1

Here's a sentence written on my textbook. And I'd like to reorganize this sentence to make sure I understand more deeply.

  1. At work it's common for colleagues to go to a restaurant for lunch, with some eateries going to great lengths to atrract customers by handing out flyers in the streets and having special offers at lunch time only.

I know the sentence that include 'with' backs up the first sentence. However, I'm not familiar with using 'with', both when listening and when speaking. So, I put it like the following.

  1. At work it's common for colleagues to go to a restaurant for lunch. Some eateries actually go to great lengths to attract customers by handing out flyers in the streets and having special offers at lunch time only.
  1. What do you think is more common or easy to speak and listen?
  2. Exactly what's role of 'with' ?
  3. Am I right to reorganize this way?
4

I applaud your instincts.

With clauses like this are rare in speech; they are organizing devices employed primarily in the written language. The role of with is not very specifically defined: all it signals is that the clause it introduces is syntactically subordinate to its 'head' clause.

In my opinion it is employed most happily to signal an expansion of the immediately previous content. For instance:

At work we usually go out to lunch together, with each of the group selecting the day's restaurant in rotation. —The with clause describes the mechanics of the daily sortie named in the first clause.

Eateries compete strenuously for customers, with some handing out flyers in the streets and others offering lunchtime specials.

But your example 1 is to my mind an illegitimate use. Bare at work usually means "in the company where I work"; if a more general application is intended it means "in all or most companies". In either case, the second clause shifts the focus from what happens at work to what happens in the commercial environment beyond the office. Consequently, with does not clarify the relationship between the two propositions, it merely tacks on a new topic.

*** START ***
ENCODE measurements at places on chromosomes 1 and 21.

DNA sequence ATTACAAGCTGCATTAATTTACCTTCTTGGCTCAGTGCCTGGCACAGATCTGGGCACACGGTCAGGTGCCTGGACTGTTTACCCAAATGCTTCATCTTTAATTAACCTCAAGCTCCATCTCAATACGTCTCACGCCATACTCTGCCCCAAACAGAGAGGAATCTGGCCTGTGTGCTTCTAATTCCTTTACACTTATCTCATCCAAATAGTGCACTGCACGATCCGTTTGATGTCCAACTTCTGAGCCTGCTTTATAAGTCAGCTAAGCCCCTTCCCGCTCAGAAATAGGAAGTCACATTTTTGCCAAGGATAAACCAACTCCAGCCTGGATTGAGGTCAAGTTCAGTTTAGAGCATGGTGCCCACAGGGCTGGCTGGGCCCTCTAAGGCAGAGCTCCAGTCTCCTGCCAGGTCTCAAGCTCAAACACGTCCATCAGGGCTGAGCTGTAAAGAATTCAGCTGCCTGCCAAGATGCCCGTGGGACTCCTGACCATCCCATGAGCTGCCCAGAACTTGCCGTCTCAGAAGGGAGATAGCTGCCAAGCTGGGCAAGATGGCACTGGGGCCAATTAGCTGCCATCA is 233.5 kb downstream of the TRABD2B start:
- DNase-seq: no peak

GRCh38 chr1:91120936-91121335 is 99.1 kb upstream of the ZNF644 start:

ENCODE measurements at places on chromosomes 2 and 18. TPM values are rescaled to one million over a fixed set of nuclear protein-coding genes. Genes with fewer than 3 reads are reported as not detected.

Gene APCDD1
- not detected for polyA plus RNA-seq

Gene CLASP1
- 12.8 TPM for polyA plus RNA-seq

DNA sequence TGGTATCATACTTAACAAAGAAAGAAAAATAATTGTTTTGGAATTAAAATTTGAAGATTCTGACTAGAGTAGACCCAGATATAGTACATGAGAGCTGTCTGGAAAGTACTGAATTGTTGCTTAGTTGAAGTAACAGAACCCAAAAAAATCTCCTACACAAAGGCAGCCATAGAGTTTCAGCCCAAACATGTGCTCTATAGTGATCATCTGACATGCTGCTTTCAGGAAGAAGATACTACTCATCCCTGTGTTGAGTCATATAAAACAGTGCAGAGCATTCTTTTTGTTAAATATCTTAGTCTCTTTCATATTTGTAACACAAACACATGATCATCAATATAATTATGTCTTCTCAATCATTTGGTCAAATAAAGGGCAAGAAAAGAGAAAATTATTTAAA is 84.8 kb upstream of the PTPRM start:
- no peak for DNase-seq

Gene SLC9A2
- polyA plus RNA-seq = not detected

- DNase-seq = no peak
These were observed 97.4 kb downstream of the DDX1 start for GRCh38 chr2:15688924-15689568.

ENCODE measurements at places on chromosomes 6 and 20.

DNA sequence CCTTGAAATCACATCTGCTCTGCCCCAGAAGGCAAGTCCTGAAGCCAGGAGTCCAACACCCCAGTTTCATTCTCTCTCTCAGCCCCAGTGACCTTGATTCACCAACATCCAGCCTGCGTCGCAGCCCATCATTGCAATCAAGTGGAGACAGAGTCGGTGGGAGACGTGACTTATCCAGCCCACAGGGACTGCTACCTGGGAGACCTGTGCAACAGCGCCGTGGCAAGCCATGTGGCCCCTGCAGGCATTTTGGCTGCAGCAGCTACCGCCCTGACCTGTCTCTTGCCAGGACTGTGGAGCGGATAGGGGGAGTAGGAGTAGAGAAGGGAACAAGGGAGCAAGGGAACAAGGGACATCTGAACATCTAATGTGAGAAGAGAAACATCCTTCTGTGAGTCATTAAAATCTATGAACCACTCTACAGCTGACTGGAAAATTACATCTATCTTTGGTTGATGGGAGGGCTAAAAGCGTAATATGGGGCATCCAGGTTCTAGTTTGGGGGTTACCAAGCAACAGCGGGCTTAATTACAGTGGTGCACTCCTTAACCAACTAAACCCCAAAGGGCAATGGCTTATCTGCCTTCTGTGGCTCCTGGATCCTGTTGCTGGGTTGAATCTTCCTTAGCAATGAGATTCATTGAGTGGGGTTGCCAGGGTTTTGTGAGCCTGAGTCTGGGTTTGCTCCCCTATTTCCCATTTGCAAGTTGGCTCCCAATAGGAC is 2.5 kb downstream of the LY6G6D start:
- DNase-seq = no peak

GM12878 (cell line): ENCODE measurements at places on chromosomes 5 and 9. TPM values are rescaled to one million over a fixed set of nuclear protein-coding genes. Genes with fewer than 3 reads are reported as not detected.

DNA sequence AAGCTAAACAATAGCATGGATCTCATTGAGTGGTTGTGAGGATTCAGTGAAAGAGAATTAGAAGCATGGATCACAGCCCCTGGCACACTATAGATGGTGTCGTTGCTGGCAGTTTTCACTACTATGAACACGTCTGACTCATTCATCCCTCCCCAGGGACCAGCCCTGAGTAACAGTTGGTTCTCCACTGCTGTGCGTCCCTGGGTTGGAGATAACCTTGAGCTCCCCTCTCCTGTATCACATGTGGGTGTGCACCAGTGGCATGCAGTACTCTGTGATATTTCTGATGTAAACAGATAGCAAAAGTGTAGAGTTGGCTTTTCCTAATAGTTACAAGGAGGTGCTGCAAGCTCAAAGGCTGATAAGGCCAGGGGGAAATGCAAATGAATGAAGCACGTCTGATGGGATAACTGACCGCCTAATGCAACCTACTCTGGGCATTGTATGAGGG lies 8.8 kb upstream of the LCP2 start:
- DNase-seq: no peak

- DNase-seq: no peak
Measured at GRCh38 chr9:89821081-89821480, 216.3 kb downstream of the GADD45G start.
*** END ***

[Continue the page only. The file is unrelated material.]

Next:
So I think your rewrite, 2., superior to the original. But there are many more devices for linking these two sentences; which you use depends really on the underlying relationship between them.

In downtown [CITY], where office workers usually go out to lunch, eateries compete strenuously for lunchtime customers by handing out flyers in the streets and having special offers at lunch time only. —Here I subordinate the first clause because it explains the superordinate second clause.

At my office we go out to lunch, and eateries compete strenuously for our business by handing out flyers in the streets and having special offers at lunch time only. —Here I coordinate the two clauses because you and your colleagues are equally involved in both.

  • I agree with your answer, and even before you wrote this answer I was considering this question for a long time. I searched quite a few dictionaries, and some usage book, but no help as to this sort of usage :-( suddenly while browsing Century dictionary I stumbled upon a definition: like, analogous to, hence example - As if with Circe she would change my shape. Not similar example, but if we take the meaning of with as hence, OP's sentence will make perfect sense. What am I asking is can I take this meaning? – Man_From_India Feb 16 '15 at 13:36
  • @Man_From_India I’m afraid you’ve misparsed the entry: “Like; analogously to; hence, specifically, at the same time or rate as”. Hence is not a meaning of with but an indication that the following meaning is derived from the previous meaning. – StoneyB Feb 16 '15 at 18:10
  • Even if it's derived from the previous meaning, with does mean “Like; analogously to; hence, specifically, at the same time or rate as”. Isn't it? I can't see the difference :-( In OP's sentence with is a preposition. And it can also mean at the same time. But both hence and at the same time sounds very strange to me :-( – Man_From_India Feb 17 '15 at 2:50
  • @Man_From_India Allow me to paraphrase the dictionary; I have boldfaced the meanings it gives: With means like or analogously to or specifically (as an extension of meaning derived from analogously to) at the same time or rate as. – StoneyB Feb 17 '15 at 3:06
  • Oh I am sorry, the way the font is arranged there, I took it all wrong :-( But at the same time can be meaning here. The problem here is such usages of with as occurs in OP's sentence are not listed in any dictionary or usage book :-( – Man_From_India Feb 17 '15 at 3:10

Your Answer

By clicking “Post Your Answer”, you agree to our terms of service, privacy policy and cookie policy

Not the answer you're looking for? Browse other questions tagged or ask your own question.